EAST LANSING, Mich. - When Romeo Weems entered high school two and a half years ago, he was supposed to Detroit Country Day. Problem was, he and his family lived an hour away in New Haven. So he decided on New Haven High School, and it has turned out to be the best decision for him. Only a sophomore, Weems led the Rockets to their first Class B state basketball title in school history, and the first by a Macomb County team since 1994.
On the back of the team's warm-ups, is the word "Family" written in cursive, and that is exactly the type of atmosphere Weems has experienced at New Haven since he arrived there.
"It's a great community," Weems said of New Haven. "They came to every game, even when it was in Flint, which is far, they still came. They came here, and everybody have continued to support us, and I love the community here."
One person that Weems continuously gives the praise to, as far as his basketball development and journey as young man goes, is his head coach, Tedaro France. He went to New Haven as well, graduating in 1997, and played basketball, football, and ran track. France returned to the place he was taught the game of basketball and game of life, to spread his wealth of knowledge to players like Weems and his teammates.
"Coaches loves us," said Weems. "It's more than just basketball with him. He really loves us. Even if we're just outside playing or something, he'll just come out and play with us. He's a great guy. If we need something, he's there. If we are in trouble, he's there to help. We needed tutoring, and he got us tutoring this year. So, it's more than just basketball with coach."
A lot of people in the state could not even tell you where New Haven is, a small community of just under 5,000 people. It was not previously known for its sports team, especially in basketball. The furthest the Rockets have ever gone in the state tournament was the quarterfinal round in 2016, 2013, and 1991. But now New Haven can add a basketball state title banner in the gym next season, dedicated to the entire Rockets community.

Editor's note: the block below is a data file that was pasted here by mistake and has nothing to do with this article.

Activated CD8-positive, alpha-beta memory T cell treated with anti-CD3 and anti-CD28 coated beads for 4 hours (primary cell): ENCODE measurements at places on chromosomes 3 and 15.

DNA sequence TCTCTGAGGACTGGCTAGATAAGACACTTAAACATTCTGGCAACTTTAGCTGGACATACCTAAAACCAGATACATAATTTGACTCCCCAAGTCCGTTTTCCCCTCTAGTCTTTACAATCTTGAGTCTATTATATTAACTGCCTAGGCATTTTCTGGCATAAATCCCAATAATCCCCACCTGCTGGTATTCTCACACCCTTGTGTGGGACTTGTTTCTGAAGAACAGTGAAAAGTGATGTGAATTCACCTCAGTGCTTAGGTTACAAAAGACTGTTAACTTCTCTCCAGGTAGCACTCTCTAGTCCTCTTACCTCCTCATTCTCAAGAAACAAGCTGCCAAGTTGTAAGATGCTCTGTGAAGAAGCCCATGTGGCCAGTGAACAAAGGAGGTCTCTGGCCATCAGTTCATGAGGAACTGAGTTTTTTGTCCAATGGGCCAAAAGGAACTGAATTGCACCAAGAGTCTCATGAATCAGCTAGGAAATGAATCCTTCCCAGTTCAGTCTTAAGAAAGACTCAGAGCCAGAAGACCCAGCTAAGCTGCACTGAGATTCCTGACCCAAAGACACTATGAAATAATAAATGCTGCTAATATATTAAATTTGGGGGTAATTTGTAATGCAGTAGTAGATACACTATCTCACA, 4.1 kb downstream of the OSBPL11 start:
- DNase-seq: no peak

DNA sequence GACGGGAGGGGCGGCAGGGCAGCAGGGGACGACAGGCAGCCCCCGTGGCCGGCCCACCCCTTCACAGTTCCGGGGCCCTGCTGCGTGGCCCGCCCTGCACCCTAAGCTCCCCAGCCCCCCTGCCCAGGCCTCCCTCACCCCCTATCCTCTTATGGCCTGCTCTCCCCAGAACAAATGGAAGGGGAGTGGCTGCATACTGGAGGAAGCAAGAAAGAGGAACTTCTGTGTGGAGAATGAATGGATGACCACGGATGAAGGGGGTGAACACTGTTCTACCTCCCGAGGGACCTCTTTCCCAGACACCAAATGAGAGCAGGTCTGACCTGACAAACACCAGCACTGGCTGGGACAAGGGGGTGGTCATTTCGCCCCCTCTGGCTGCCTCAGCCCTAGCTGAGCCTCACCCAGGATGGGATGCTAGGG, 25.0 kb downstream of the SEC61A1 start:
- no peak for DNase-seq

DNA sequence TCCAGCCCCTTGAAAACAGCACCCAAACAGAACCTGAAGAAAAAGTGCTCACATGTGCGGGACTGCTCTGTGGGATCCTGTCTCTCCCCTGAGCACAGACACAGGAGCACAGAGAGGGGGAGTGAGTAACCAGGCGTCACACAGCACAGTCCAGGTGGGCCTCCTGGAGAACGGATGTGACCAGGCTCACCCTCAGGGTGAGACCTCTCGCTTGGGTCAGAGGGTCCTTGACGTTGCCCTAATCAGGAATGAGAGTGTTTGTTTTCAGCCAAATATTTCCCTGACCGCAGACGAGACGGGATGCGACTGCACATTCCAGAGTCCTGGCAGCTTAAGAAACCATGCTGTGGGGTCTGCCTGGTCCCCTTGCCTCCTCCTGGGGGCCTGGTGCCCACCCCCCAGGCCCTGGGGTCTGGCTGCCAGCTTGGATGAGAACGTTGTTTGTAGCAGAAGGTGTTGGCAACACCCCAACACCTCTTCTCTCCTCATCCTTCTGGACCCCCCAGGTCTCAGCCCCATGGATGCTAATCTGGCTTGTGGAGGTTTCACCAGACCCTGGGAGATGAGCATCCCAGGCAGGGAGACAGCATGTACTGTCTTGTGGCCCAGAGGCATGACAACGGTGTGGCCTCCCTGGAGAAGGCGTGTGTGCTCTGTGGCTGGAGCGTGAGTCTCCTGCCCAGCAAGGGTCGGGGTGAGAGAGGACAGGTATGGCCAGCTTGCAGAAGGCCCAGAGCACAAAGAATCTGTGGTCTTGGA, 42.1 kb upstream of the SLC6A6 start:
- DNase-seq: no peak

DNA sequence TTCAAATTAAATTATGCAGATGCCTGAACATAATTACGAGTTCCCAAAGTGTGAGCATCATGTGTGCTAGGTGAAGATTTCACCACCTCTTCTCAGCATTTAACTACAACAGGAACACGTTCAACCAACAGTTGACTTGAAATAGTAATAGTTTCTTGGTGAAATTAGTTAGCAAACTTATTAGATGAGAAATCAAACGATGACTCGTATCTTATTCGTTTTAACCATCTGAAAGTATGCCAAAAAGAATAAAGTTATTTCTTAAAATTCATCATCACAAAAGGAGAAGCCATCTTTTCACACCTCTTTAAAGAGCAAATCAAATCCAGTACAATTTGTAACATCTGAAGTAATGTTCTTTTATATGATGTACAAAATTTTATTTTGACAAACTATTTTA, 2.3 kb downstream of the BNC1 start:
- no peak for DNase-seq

"Winning this title means so much more than doing it for just the team," said Weems. "This was for everybody from New Haven. This was a long time coming, and we couldn't have done it without the support of our family and fans. It started for me last year, seeing how much they supported the team, and how important it would be to win it all. We accomplished what we came into the season wanting, and I'm glad our fans could experience this with us."
France told the story of how a fan came up to him and thanked him and his team for spreading joy to his dying wife's life with the manner in which they played basketball, and all the support they had received from the community. His kids are rock stars on and off the floor, especially Weems, who is a coveted prospect across the country, and as humble as they come.
"I tell them all the time they that are not playing for just themselves, but for the whole town," France said. "I am so proud of them for how hard they have worked, and the hard work had paid off with this state championship."
"Romeo is one of the leaders of our team, and his play all year has gotten us to this point. Him being a highly-touted player, if you come to our gym, he's taking charges, diving on the floor, and getting his teammates involved. It's just good to see a kid that is still 15-years-old have the IQ of a fifth-year senior. He plays the game so smart, can do it all, and is such a tremendous kid."
The last time the state's top sophomore won a state title was in 2014, when Josh Jackson led Detroit Consortium to the Class C state title. Jackson went on to be a McDonald's All-American as the top player in the nation out of high school, is currently playing at Kansas, and will be drafted in this year's NBA Draft in June. Weems' game has been compared to Jackson's when he was a sophomore, and he is on route to accomplish all that Jackson had done in high school and more.
"I want to win another state championship, get better, try to win Mr. Basketball, and be a McDonald's All-American," said Weems. "I think all of that is possible."